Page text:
Making New Skills Stick

Having read Practice Perfect twice now, it is clear how the framework described within it is useful for the development of student learning. While in the past I have spoken about how this can be used with pupils to embed and feedback on new concepts (see the following blogs: Modelling, A Culture of Practice, Feedback), for this post on “Making New Skills Stick” I have decided to approach it from the point of view of helping staff develop as teachers.

When working with a member of staff trying to improve the quality and range of their questioning, we discussed a variety of techniques that could be practiced and then checked for within observations. After providing opportunities for these techniques to be practiced in various lesson, and with the class in question, I would then drop into a lesson and Look for the Right Things (the questioning techniques) in action.

Before dropping into lessons with this member of staff, we came up with a series of cues for us to communicate with each other, through simple thumbs, nods and signs of encouragement to allow me to Coach During the Game. We ensured nothing new was taught here, just reinforcing and encouraging ideas we had already worked through and practiced. As we had named each of questioning techniques that we wanted to use within lessons, we could Keep Talking about them post-practice and post-drop in. The shared language allowed for clear feedback to be given; feedback that would lead to direct improvements. This had the added benefit of avoiding seeing feedback as helpful advice, instead framing it as a requirement for improvement. This allowed me to Walk the Line of being an evaluator of the member of staff, and as always being the person to help the member of staff develop.

Over a period of time, we could Measure the Success of the techniques we used to practice. Through reflecting on video observation, drop ins and self-reflection we could plot the next steps on what was left to practice, leading to further improvements.

The processFocus on …Be wary of …
Look for the Right ThingsAllow the student sufficient time and opportunity to practice a skill

Post-practice, ask the student to set a goal for their teaching, and observe the skills required for these goals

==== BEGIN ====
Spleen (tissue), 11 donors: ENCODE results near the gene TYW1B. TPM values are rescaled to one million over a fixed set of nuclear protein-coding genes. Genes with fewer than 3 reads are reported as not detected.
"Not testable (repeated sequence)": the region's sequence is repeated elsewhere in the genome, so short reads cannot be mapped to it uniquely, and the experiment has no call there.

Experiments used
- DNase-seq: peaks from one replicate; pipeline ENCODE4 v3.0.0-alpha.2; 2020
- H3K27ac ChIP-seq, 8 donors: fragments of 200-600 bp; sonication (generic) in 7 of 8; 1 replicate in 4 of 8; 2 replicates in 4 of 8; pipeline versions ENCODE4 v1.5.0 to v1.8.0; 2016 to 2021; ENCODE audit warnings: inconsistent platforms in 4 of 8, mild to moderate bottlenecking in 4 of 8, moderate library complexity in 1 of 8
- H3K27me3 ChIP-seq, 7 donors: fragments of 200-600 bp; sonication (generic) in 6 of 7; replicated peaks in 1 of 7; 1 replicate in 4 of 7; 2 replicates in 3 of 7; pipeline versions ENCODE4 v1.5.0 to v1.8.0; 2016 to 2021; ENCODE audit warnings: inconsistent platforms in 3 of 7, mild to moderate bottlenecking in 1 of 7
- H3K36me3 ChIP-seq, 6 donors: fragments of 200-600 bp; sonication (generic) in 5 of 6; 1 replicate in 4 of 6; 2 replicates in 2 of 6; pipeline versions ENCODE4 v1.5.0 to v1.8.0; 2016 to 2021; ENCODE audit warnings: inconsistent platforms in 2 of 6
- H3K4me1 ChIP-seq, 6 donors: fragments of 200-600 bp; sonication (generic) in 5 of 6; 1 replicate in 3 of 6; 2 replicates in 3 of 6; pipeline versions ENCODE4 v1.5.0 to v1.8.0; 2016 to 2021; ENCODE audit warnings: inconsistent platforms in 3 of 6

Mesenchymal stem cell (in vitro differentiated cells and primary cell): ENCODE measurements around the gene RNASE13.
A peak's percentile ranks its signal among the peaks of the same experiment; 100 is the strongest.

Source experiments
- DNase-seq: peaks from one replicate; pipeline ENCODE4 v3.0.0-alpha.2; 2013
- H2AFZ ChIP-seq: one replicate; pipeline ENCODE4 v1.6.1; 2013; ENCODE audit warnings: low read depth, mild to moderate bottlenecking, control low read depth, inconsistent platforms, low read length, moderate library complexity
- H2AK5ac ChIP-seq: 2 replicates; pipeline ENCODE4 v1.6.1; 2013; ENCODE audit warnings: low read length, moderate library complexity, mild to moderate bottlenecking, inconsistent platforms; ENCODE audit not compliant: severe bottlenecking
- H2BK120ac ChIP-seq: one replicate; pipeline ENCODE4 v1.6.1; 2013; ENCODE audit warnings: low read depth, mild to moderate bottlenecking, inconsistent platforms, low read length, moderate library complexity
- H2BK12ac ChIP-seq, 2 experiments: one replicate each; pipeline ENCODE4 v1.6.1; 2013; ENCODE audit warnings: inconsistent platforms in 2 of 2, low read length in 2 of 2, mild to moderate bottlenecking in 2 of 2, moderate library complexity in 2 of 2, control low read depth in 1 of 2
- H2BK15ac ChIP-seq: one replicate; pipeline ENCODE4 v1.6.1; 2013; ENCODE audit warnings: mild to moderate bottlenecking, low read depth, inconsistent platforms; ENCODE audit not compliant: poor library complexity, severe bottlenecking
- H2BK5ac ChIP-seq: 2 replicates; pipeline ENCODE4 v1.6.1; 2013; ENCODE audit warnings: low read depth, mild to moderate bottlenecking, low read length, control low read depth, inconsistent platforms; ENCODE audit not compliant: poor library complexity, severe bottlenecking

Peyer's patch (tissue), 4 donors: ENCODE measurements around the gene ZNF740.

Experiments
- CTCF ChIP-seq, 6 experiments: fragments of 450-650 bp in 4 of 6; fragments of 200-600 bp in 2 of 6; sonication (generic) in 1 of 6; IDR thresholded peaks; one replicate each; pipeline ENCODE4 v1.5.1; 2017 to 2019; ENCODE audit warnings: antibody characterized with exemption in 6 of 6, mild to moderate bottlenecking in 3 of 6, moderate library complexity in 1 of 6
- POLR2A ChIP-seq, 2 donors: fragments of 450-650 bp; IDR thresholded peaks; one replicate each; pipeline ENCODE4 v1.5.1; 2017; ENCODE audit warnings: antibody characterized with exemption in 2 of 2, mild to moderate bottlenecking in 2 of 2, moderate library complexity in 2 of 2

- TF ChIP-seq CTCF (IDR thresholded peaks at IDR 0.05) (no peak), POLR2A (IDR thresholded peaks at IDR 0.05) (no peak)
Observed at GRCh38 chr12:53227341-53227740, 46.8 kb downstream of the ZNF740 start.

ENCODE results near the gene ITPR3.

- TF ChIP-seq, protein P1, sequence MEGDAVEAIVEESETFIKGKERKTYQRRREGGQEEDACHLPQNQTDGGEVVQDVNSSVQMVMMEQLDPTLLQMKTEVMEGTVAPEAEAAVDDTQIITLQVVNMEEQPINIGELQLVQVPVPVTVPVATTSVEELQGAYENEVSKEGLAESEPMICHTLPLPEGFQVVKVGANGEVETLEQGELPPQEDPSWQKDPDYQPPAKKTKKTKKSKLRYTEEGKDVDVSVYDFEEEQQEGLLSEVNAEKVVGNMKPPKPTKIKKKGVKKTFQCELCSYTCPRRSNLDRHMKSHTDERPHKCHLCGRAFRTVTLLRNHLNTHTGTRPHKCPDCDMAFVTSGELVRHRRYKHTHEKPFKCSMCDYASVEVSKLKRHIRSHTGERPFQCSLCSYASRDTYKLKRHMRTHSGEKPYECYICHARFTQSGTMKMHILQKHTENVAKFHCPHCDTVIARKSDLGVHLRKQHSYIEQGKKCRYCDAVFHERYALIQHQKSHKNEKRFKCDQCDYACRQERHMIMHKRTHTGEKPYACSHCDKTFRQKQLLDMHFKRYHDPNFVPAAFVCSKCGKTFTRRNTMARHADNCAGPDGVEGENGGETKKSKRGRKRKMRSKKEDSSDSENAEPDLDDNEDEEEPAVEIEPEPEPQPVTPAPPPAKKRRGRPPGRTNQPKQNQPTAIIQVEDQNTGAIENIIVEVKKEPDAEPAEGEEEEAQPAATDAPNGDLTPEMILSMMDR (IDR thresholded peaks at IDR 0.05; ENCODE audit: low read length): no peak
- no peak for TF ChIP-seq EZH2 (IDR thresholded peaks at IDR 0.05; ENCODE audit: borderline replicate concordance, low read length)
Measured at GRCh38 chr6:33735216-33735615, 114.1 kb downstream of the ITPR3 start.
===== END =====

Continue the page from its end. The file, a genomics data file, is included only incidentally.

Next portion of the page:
Observe and provide feedback on the skill in actual performance
Providing feedback on discrete skills that were practiced

Using an observation tool aligned to the practiced skill

Allowing leaders to practice observing for the specific skill
Providing generic feedback

Using a checklist of multiple skills for observation, or one that is generic and not specific to this skill

Assuming observing one skill is the same as observing all skills
Coach During the GameCoach skills that have already been taught and practiced during performanceUsing cues and reminders to refresh students of what they have learntTrying to teach sometime new during performance; this will lead to confusion
Keep Talking and Walk the LineName the skills that need to be practice

Be transparent about your role as an evaluator
Using these names to keep talking about the skills and their application

Rewarding hard work

Communicating a sense of urgency for improvement
Talking about ideas that needs work in a generic way; be specific so the skill can be codified

Framing feedback as helpful advice: feedback is a requirement for improvement
Measure SuccessUse performance over time to evaluate the effectiveness of practiceUse multiple methods of data gathering; self-reflection, observation etc.Preventing the refinement of practice by not plotting next steps for practice
Adapted from Practice Perfect: 42 Rules for Getting Better at Getting Better
by Doug Lemov, Erica Woolway, Katie Yezzi

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